Love Sonnet V
after Pablo Neruda
Love, how like a winter we are. You bury me
in white solitudes—under many snows, you keep me.
Love, you regard me coldly, and the one I love
is a wind that howls in my ear its frosts, its ghosts
as stoic as Eskimos in the glacier-faced North.
So my mouth, like a trap, opens to sing;
and in the jaws of my song is your paw, my lynx.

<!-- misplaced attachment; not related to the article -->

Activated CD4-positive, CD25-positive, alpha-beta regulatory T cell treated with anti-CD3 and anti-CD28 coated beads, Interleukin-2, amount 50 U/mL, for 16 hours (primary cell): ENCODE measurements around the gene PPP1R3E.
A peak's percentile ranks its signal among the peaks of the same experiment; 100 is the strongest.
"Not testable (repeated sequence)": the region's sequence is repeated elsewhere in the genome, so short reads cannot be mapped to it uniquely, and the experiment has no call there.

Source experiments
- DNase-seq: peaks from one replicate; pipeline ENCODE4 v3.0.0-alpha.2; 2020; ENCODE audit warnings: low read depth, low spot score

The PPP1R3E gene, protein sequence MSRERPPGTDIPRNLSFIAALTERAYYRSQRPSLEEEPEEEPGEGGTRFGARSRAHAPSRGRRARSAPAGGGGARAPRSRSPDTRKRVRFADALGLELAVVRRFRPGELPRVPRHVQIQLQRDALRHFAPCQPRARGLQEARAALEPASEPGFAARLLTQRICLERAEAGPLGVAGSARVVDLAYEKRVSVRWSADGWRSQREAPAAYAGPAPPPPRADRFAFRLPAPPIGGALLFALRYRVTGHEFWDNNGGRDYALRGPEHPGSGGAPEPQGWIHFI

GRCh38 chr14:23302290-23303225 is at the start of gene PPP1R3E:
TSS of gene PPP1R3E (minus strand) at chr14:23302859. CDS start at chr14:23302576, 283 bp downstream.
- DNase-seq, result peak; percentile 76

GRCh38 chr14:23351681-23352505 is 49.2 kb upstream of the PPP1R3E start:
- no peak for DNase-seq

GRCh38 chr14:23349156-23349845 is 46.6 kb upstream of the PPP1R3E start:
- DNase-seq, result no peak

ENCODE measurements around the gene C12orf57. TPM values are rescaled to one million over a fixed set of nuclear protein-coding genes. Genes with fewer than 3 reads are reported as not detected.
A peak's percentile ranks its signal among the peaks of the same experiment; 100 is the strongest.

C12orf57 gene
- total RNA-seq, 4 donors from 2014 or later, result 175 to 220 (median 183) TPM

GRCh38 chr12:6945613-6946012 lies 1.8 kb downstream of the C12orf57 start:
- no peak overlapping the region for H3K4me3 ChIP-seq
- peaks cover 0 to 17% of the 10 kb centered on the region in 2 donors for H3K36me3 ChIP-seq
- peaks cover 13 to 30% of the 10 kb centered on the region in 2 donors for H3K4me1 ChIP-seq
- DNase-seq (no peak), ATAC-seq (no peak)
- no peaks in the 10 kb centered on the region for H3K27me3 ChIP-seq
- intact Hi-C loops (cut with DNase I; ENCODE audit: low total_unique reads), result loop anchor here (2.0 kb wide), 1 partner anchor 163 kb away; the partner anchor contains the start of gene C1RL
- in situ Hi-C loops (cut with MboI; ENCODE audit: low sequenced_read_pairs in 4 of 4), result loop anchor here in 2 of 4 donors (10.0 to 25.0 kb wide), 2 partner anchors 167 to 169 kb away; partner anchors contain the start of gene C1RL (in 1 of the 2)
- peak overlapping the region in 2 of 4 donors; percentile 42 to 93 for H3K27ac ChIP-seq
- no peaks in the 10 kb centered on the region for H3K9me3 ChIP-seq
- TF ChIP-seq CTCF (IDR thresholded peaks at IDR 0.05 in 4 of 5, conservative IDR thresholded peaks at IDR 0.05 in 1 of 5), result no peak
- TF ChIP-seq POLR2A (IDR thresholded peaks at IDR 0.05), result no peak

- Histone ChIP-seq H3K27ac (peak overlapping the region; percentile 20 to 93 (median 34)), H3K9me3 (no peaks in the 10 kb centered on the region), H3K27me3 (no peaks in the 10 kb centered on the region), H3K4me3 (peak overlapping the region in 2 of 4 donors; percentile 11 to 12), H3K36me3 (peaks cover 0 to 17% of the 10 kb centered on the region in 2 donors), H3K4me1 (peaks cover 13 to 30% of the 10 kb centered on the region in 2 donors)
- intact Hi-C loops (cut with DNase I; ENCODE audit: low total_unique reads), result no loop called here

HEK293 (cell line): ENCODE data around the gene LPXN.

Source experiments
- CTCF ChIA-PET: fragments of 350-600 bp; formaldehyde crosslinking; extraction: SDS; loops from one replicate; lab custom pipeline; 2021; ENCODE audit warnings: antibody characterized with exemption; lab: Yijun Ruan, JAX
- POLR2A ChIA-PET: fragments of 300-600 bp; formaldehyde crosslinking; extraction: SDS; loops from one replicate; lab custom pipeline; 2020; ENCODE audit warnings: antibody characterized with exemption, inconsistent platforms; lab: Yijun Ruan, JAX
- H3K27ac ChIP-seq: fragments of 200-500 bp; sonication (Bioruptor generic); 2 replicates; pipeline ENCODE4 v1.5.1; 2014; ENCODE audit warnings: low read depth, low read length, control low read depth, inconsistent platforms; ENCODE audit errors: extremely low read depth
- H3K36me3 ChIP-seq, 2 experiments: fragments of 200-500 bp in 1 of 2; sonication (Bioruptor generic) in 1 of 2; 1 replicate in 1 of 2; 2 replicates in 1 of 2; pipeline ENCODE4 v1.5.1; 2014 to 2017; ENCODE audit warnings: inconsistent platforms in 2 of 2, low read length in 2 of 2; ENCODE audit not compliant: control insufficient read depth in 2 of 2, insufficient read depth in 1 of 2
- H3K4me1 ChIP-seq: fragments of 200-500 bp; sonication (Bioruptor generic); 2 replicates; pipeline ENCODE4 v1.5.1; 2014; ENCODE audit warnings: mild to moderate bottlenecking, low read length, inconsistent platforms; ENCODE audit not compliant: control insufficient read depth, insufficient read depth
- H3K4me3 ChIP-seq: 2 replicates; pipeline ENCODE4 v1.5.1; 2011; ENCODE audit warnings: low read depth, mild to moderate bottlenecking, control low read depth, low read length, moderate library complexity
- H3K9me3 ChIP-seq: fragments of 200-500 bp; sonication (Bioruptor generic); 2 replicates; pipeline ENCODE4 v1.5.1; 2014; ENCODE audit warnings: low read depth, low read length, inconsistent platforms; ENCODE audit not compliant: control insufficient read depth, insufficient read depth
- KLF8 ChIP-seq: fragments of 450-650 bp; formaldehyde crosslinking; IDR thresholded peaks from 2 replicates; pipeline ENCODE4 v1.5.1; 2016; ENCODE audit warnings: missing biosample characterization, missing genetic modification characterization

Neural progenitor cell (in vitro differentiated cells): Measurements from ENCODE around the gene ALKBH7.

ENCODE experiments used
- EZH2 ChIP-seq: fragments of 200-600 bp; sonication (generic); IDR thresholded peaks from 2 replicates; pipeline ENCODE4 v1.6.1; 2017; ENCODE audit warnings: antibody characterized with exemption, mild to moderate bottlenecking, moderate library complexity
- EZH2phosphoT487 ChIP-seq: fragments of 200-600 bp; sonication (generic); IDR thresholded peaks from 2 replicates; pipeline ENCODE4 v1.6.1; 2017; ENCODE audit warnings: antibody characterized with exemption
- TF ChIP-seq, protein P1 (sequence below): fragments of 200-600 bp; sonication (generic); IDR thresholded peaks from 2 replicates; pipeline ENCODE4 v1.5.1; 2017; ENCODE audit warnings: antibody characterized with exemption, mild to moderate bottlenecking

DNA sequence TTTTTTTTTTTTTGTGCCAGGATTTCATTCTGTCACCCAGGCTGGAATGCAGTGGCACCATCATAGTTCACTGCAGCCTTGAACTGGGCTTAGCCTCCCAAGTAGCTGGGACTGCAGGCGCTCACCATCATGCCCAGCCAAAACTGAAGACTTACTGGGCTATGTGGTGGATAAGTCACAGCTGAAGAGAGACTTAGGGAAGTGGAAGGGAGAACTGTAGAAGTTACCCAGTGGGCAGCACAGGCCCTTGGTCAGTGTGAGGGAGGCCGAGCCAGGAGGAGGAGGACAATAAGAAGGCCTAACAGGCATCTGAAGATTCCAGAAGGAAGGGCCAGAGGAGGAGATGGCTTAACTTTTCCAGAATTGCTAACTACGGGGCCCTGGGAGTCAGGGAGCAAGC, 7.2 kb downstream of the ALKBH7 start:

Quit gnawing yourself! I want to set you free.
Botched surgeries, razors, worms, cancers, aches:
we undressed and paid violence to our vulnerabilities;
you made me want to live like a cold planet,
to ice my doubts in enormous winters of space.
My kiss would only bloody your snow. In your arms,
I grow so old. Look, a chill has taken the moon.
by Ryan Dowling